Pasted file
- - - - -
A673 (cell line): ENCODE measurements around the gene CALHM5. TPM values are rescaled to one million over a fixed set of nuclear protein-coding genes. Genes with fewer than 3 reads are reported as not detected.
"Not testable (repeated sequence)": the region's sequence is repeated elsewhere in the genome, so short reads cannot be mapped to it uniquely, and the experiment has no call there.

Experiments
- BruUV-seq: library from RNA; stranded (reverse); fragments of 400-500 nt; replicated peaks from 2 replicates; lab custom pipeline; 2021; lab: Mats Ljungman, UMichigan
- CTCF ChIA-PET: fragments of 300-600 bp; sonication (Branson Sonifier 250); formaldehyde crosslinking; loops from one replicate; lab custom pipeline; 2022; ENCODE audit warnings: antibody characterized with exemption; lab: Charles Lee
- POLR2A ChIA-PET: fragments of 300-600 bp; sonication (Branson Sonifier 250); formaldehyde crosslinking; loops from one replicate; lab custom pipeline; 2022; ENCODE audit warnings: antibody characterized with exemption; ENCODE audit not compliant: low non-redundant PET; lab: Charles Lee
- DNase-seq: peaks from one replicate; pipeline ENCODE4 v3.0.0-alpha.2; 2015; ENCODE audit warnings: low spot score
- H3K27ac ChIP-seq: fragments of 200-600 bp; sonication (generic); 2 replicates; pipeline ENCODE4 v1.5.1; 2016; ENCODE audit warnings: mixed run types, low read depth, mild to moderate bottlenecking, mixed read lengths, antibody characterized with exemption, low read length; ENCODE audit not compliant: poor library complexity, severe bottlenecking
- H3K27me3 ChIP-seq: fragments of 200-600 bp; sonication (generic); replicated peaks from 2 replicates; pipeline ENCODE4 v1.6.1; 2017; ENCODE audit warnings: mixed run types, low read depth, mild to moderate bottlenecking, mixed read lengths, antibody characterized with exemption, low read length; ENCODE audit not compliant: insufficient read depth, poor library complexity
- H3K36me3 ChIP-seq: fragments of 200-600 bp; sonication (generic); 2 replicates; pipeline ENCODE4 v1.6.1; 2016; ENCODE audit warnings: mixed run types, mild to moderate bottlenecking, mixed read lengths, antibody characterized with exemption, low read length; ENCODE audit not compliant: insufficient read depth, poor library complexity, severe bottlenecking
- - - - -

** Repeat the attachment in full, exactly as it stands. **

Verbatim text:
A673 (cell line): ENCODE measurements around the gene CALHM5. TPM values are rescaled to one million over a fixed set of nuclear protein-coding genes. Genes with fewer than 3 reads are reported as not detected.
"Not testable (repeated sequence)": the region's sequence is repeated elsewhere in the genome, so short reads cannot be mapped to it uniquely, and the experiment has no call there.

Experiments
- BruUV-seq: library from RNA; stranded (reverse); fragments of 400-500 nt; replicated peaks from 2 replicates; lab custom pipeline; 2021; lab: Mats Ljungman, UMichigan
- CTCF ChIA-PET: fragments of 300-600 bp; sonication (Branson Sonifier 250); formaldehyde crosslinking; loops from one replicate; lab custom pipeline; 2022; ENCODE audit warnings: antibody characterized with exemption; lab: Charles Lee
- POLR2A ChIA-PET: fragments of 300-600 bp; sonication (Branson Sonifier 250); formaldehyde crosslinking; loops from one replicate; lab custom pipeline; 2022; ENCODE audit warnings: antibody characterized with exemption; ENCODE audit not compliant: low non-redundant PET; lab: Charles Lee
- DNase-seq: peaks from one replicate; pipeline ENCODE4 v3.0.0-alpha.2; 2015; ENCODE audit warnings: low spot score
- H3K27ac ChIP-seq: fragments of 200-600 bp; sonication (generic); 2 replicates; pipeline ENCODE4 v1.5.1; 2016; ENCODE audit warnings: mixed run types, low read depth, mild to moderate bottlenecking, mixed read lengths, antibody characterized with exemption, low read length; ENCODE audit not compliant: poor library complexity, severe bottlenecking
- H3K27me3 ChIP-seq: fragments of 200-600 bp; sonication (generic); replicated peaks from 2 replicates; pipeline ENCODE4 v1.6.1; 2017; ENCODE audit warnings: mixed run types, low read depth, mild to moderate bottlenecking, mixed read lengths, antibody characterized with exemption, low read length; ENCODE audit not compliant: insufficient read depth, poor library complexity
- H3K36me3 ChIP-seq: fragments of 200-600 bp; sonication (generic); 2 replicates; pipeline ENCODE4 v1.6.1; 2016; ENCODE audit warnings: mixed run types, mild to moderate bottlenecking, mixed read lengths, antibody characterized with exemption, low read length; ENCODE audit not compliant: insufficient read depth, poor library complexity, severe bottlenecking